Book – Snow Crash

Author – Neal Stephenson

In reality, Hiro Protagonist delivers pizza for Uncle Enzo’s CosoNostra Pizza Inc., but in the Metaverse he’s a warrior prince. Plunging headlong into the enigma of a new computer virus that’s striking down hackers everywhere, he races along the neon-lit streets on a search-and-destroy mission for the shadowy virtual villain threatening to bring about infocalypse. Snow Crash is a mind-altering romp through a future America so bizarre, so outrageous…you’ll recognize it immediately. – Goodreads Synopsis

Before we get started, let’s put on some of that synthwave baby.

Am I Being Cyber Punked?

Ok – so you start off by being introduced to the main character HiroProtagonist… Man1_q7m5ypdymhkq_mmxuvhjqg@2x that’s gotta be a joke. Wait… am I the butt of the joke here? That’s his name? Hiro is delivering pizzas all decked out in some futuristic armor with a katana to boot. It’s a high action car chase filled with explosiveness!

It’s around this point where I think to myself “OK – What the hell am I reading? Is this guy just living out some fantasy in his mind during his boring pizza delivery job?” That is really what I thought for the entire time I read this novel. I was waiting for something to be revealed that would make sense of this ridiculousness. The owner of the pizza place is an Italian Mobster? (Whaaaaat?) Neal Stephenson has got to be screwing with me right now. Spoiler alert – I still don’t know if I was tricked or not. I’ve never experience Cyberpunk reading before…but you know what? It felt good.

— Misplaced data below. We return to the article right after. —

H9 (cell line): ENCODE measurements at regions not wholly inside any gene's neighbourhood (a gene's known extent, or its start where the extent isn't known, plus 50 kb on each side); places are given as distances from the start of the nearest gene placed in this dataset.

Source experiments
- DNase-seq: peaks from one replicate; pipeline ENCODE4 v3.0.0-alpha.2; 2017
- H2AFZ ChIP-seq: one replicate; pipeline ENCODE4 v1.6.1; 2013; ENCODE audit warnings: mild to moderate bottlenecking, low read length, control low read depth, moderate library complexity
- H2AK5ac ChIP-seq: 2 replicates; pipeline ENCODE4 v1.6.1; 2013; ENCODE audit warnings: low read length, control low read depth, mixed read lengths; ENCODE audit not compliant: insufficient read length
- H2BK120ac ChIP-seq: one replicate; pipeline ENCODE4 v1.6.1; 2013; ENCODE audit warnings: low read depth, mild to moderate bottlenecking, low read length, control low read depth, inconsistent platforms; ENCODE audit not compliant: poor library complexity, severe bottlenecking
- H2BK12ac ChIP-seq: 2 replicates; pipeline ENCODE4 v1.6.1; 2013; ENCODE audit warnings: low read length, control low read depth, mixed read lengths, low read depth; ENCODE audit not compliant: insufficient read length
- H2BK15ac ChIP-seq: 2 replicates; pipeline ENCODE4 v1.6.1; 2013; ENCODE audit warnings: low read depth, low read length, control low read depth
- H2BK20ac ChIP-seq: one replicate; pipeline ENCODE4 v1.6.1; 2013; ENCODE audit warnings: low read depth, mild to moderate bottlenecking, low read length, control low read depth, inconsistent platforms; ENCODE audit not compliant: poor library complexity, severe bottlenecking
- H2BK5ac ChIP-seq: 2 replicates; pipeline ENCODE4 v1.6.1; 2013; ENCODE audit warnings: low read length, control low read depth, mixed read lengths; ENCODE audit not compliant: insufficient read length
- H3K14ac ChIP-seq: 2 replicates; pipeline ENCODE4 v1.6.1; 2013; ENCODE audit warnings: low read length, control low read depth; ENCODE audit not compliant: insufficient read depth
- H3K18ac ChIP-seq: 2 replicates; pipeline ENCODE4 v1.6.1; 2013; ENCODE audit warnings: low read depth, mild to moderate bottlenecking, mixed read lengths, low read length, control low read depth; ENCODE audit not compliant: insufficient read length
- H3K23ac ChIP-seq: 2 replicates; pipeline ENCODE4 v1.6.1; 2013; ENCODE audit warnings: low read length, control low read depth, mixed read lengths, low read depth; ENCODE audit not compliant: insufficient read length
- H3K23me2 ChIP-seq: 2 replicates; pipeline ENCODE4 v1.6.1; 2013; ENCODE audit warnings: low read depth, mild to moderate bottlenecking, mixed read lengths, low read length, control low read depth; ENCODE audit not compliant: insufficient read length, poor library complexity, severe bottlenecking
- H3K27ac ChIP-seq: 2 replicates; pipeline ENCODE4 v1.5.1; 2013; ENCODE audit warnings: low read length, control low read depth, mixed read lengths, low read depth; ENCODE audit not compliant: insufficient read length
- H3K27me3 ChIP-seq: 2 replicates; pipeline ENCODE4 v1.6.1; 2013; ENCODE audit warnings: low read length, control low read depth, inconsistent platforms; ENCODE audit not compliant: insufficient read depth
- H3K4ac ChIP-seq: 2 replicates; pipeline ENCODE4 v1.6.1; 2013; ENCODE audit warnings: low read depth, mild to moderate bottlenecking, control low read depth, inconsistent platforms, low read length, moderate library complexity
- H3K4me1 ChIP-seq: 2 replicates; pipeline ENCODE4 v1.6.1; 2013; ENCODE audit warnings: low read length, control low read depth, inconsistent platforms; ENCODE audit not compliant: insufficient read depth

Nah That’s Just Cyberpunk

(Are you still listening to that synthwave? Good.)440px-shibuya_night_28hdr29

It’s rough, it’s gritty, it’s underground. There are people living in slums jacking into online virtual reality worlds, and people going to industrial park concerts. You got skateboarders and motorcyclists. You got a dark cityscape lit up by neon lights. You got punk baby.

I love how the punkness turns humorous as well. Sometimes this book just goes so over the top with it, that I ended up laughing. The government employees that work for the FBI have to get polygraph tested all the time, they get timed when they read memos to make sure they read them, and all of this other over-the-top futuristic absurdness that feels like satire at it’s high moments. It is very enjoyable to a punk like me

Sumerian Mythology

Fitting with the futurism punk, comes some thoughts about religion. Neal Stephenson again shows that he does his research when it comes to what he is writing about. There are major plot lines of the story that are tied to old religious mythologies, with the Sumerian myths in the spotlight. I have never learned so much about Sumerian mythology (Well maybe in school a long time ago…but who remembers that…) while reading a novel. I love when something I am reading inspires me to learn more. I was on wikipedia half of the time looking up to verify if what I was reading was actually based in truth or not. (It was.)

Stab him with your forks!

Now I feel if my Grandmother had read some of these parts, she would have been appalled. There are some hints that religion was created sort of like a computer virus to control people. That’s some atheistic cyberpunk right there. My grandmother would have looked at that the same way she looked at me when I was reading The Da Vinci Code for pleasure. Be warned it may offend some people. (So check out this quote below!)